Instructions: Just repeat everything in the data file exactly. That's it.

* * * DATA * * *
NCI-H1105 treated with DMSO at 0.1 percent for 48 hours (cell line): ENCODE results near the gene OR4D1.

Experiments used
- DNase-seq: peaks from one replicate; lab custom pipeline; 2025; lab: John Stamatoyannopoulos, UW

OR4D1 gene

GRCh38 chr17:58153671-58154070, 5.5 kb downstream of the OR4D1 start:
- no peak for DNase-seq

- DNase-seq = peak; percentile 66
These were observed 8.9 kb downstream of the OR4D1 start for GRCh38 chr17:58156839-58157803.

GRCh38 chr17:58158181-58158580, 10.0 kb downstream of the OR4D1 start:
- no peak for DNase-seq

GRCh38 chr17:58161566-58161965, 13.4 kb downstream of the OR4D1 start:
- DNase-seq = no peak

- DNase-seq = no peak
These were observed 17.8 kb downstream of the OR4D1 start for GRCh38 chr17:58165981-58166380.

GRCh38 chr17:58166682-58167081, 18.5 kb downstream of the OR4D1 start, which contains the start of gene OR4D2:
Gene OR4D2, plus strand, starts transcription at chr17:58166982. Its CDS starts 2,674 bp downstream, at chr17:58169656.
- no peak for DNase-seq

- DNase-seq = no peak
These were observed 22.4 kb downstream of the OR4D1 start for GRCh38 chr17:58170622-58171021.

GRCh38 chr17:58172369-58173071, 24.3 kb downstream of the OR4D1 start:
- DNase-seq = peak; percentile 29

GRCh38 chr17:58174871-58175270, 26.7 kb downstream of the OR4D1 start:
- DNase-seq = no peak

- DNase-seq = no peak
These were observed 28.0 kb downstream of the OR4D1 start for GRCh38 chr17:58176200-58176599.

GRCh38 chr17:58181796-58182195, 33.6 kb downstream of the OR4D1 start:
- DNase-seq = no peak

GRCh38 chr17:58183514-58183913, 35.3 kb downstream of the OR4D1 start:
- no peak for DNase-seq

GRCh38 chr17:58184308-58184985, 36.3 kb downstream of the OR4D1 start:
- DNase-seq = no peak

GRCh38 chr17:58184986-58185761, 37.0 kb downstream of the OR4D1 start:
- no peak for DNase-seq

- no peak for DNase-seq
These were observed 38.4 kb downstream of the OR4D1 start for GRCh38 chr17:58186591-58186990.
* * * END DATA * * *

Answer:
NCI-H1105 treated with DMSO at 0.1 percent for 48 hours (cell line): ENCODE results near the gene OR4D1.

Experiments used
- DNase-seq: peaks from one replicate; lab custom pipeline; 2025; lab: John Stamatoyannopoulos, UW

OR4D1 gene

GRCh38 chr17:58153671-58154070, 5.5 kb downstream of the OR4D1 start:
- no peak for DNase-seq

- DNase-seq = peak; percentile 66
These were observed 8.9 kb downstream of the OR4D1 start for GRCh38 chr17:58156839-58157803.

GRCh38 chr17:58158181-58158580, 10.0 kb downstream of the OR4D1 start:
- no peak for DNase-seq

GRCh38 chr17:58161566-58161965, 13.4 kb downstream of the OR4D1 start:
- DNase-seq = no peak

- DNase-seq = no peak
These were observed 17.8 kb downstream of the OR4D1 start for GRCh38 chr17:58165981-58166380.

GRCh38 chr17:58166682-58167081, 18.5 kb downstream of the OR4D1 start, which contains the start of gene OR4D2:
Gene OR4D2, plus strand, starts transcription at chr17:58166982. Its CDS starts 2,674 bp downstream, at chr17:58169656.
- no peak for DNase-seq

- DNase-seq = no peak
These were observed 22.4 kb downstream of the OR4D1 start for GRCh38 chr17:58170622-58171021.

GRCh38 chr17:58172369-58173071, 24.3 kb downstream of the OR4D1 start:
- DNase-seq = peak; percentile 29

GRCh38 chr17:58174871-58175270, 26.7 kb downstream of the OR4D1 start:
- DNase-seq = no peak

- DNase-seq = no peak
These were observed 28.0 kb downstream of the OR4D1 start for GRCh38 chr17:58176200-58176599.

GRCh38 chr17:58181796-58182195, 33.6 kb downstream of the OR4D1 start:
- DNase-seq = no peak

GRCh38 chr17:58183514-58183913, 35.3 kb downstream of the OR4D1 start:
- no peak for DNase-seq

GRCh38 chr17:58184308-58184985, 36.3 kb downstream of the OR4D1 start:
- DNase-seq = no peak

GRCh38 chr17:58184986-58185761, 37.0 kb downstream of the OR4D1 start:
- no peak for DNase-seq

- no peak for DNase-seq
These were observed 38.4 kb downstream of the OR4D1 start for GRCh38 chr17:58186591-58186990.